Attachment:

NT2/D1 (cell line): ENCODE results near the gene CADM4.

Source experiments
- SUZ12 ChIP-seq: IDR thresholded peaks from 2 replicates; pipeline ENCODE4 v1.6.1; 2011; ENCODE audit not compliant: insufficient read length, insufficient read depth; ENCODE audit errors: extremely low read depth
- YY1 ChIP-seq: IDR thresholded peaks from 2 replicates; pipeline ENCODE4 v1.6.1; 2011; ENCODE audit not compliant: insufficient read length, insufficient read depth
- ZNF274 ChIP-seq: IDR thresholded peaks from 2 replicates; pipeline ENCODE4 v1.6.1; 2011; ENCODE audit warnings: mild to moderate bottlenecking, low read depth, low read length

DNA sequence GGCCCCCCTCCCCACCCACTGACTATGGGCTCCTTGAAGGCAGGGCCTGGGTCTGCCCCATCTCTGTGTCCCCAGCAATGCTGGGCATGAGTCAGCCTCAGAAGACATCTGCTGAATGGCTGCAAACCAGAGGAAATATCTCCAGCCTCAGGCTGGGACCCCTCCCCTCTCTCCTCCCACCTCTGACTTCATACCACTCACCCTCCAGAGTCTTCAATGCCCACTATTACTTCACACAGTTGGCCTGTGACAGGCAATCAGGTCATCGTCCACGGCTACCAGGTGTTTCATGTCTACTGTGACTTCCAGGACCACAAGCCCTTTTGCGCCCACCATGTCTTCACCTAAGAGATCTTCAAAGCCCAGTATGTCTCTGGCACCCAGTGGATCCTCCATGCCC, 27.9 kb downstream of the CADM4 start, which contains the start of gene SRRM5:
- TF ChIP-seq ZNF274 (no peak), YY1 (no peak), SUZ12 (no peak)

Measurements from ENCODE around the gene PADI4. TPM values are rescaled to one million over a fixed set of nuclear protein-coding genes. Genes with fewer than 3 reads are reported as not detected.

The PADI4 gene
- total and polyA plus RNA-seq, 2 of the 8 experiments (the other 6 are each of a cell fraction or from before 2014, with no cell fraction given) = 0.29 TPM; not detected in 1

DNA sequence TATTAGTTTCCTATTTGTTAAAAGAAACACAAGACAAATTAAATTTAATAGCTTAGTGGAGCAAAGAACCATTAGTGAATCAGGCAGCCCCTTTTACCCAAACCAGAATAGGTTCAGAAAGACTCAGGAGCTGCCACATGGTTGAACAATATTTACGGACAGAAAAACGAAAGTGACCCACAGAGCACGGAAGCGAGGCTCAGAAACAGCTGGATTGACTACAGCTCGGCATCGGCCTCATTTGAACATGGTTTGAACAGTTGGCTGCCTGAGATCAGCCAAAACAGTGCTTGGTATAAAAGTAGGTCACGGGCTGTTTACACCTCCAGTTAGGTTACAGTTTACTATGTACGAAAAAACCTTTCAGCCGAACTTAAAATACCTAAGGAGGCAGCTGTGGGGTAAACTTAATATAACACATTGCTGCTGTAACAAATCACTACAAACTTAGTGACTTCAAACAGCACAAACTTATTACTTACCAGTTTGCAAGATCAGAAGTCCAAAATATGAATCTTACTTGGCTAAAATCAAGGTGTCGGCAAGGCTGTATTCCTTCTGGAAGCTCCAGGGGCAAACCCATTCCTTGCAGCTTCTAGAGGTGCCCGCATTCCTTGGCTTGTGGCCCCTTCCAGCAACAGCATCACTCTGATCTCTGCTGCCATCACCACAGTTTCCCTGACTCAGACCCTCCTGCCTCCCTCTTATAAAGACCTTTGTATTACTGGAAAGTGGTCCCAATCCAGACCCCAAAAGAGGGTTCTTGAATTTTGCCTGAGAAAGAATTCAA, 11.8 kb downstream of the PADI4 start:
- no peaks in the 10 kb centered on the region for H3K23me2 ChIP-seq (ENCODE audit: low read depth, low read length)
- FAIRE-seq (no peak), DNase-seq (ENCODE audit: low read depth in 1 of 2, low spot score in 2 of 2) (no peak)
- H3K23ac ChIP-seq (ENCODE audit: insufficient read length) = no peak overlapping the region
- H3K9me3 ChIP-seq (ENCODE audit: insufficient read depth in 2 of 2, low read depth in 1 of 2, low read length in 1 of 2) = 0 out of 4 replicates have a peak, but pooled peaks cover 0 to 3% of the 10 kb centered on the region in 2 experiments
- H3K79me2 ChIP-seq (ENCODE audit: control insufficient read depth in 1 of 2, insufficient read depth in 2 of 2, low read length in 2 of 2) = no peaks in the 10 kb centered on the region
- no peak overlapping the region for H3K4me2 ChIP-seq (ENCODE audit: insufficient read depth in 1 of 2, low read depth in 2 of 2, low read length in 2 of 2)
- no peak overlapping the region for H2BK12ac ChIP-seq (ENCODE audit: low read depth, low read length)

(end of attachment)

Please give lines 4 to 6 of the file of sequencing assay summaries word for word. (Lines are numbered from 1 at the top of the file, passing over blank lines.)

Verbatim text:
- YY1 ChIP-seq: IDR thresholded peaks from 2 replicates; pipeline ENCODE4 v1.6.1; 2011; ENCODE audit not compliant: insufficient read length, insufficient read depth
- ZNF274 ChIP-seq: IDR thresholded peaks from 2 replicates; pipeline ENCODE4 v1.6.1; 2011; ENCODE audit warnings: mild to moderate bottlenecking, low read depth, low read length

DNA sequence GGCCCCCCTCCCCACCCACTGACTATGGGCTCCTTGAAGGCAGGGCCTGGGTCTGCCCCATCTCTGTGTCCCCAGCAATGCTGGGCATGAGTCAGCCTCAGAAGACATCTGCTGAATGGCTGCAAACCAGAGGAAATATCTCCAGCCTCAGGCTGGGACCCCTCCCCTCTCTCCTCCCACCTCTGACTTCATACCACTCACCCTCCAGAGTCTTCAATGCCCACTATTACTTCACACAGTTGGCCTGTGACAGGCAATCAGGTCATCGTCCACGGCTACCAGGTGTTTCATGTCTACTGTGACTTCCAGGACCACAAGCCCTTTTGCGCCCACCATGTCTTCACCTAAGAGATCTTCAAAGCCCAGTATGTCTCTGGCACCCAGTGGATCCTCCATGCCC, 27.9 kb downstream of the CADM4 start, which contains the start of gene SRRM5: